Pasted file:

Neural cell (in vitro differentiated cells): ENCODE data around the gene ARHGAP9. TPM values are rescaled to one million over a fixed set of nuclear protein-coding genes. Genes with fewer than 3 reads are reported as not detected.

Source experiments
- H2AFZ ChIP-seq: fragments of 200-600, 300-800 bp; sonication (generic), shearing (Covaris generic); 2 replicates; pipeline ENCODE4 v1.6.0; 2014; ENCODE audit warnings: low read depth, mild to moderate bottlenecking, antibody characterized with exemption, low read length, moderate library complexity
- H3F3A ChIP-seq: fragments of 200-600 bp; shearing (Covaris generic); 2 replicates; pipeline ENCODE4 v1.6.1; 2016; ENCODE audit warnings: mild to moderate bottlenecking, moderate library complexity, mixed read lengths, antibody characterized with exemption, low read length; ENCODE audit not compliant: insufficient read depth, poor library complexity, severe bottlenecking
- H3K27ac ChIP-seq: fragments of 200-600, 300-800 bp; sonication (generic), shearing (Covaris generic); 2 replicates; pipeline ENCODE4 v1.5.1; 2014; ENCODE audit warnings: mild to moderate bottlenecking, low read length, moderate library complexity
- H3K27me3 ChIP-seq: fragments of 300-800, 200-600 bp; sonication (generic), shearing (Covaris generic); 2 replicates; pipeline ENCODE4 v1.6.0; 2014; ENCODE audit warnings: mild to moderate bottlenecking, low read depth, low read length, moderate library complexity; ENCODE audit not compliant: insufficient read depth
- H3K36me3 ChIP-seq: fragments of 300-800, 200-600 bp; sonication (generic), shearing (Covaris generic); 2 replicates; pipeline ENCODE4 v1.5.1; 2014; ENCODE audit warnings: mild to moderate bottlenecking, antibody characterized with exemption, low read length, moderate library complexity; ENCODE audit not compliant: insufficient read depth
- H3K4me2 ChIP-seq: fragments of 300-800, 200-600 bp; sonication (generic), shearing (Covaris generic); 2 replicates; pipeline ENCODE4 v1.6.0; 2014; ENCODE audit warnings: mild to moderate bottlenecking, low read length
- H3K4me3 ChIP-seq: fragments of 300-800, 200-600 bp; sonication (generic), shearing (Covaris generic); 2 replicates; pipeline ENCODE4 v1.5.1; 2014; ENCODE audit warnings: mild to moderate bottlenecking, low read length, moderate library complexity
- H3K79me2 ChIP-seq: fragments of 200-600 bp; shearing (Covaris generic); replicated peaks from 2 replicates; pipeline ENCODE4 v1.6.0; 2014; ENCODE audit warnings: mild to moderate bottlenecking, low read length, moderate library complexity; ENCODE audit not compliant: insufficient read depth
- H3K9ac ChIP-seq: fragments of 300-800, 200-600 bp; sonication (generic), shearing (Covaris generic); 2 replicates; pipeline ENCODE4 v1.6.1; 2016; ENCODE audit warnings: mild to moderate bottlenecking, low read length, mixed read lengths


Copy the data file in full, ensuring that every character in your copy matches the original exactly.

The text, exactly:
Neural cell (in vitro differentiated cells): ENCODE data around the gene ARHGAP9. TPM values are rescaled to one million over a fixed set of nuclear protein-coding genes. Genes with fewer than 3 reads are reported as not detected.

Source experiments
- H2AFZ ChIP-seq: fragments of 200-600, 300-800 bp; sonication (generic), shearing (Covaris generic); 2 replicates; pipeline ENCODE4 v1.6.0; 2014; ENCODE audit warnings: low read depth, mild to moderate bottlenecking, antibody characterized with exemption, low read length, moderate library complexity
- H3F3A ChIP-seq: fragments of 200-600 bp; shearing (Covaris generic); 2 replicates; pipeline ENCODE4 v1.6.1; 2016; ENCODE audit warnings: mild to moderate bottlenecking, moderate library complexity, mixed read lengths, antibody characterized with exemption, low read length; ENCODE audit not compliant: insufficient read depth, poor library complexity, severe bottlenecking
- H3K27ac ChIP-seq: fragments of 200-600, 300-800 bp; sonication (generic), shearing (Covaris generic); 2 replicates; pipeline ENCODE4 v1.5.1; 2014; ENCODE audit warnings: mild to moderate bottlenecking, low read length, moderate library complexity
- H3K27me3 ChIP-seq: fragments of 300-800, 200-600 bp; sonication (generic), shearing (Covaris generic); 2 replicates; pipeline ENCODE4 v1.6.0; 2014; ENCODE audit warnings: mild to moderate bottlenecking, low read depth, low read length, moderate library complexity; ENCODE audit not compliant: insufficient read depth
- H3K36me3 ChIP-seq: fragments of 300-800, 200-600 bp; sonication (generic), shearing (Covaris generic); 2 replicates; pipeline ENCODE4 v1.5.1; 2014; ENCODE audit warnings: mild to moderate bottlenecking, antibody characterized with exemption, low read length, moderate library complexity; ENCODE audit not compliant: insufficient read depth
- H3K4me2 ChIP-seq: fragments of 300-800, 200-600 bp; sonication (generic), shearing (Covaris generic); 2 replicates; pipeline ENCODE4 v1.6.0; 2014; ENCODE audit warnings: mild to moderate bottlenecking, low read length
- H3K4me3 ChIP-seq: fragments of 300-800, 200-600 bp; sonication (generic), shearing (Covaris generic); 2 replicates; pipeline ENCODE4 v1.5.1; 2014; ENCODE audit warnings: mild to moderate bottlenecking, low read length, moderate library complexity
- H3K79me2 ChIP-seq: fragments of 200-600 bp; shearing (Covaris generic); replicated peaks from 2 replicates; pipeline ENCODE4 v1.6.0; 2014; ENCODE audit warnings: mild to moderate bottlenecking, low read length, moderate library complexity; ENCODE audit not compliant: insufficient read depth
- H3K9ac ChIP-seq: fragments of 300-800, 200-600 bp; sonication (generic), shearing (Covaris generic); 2 replicates; pipeline ENCODE4 v1.6.1; 2016; ENCODE audit warnings: mild to moderate bottlenecking, low read length, mixed read lengths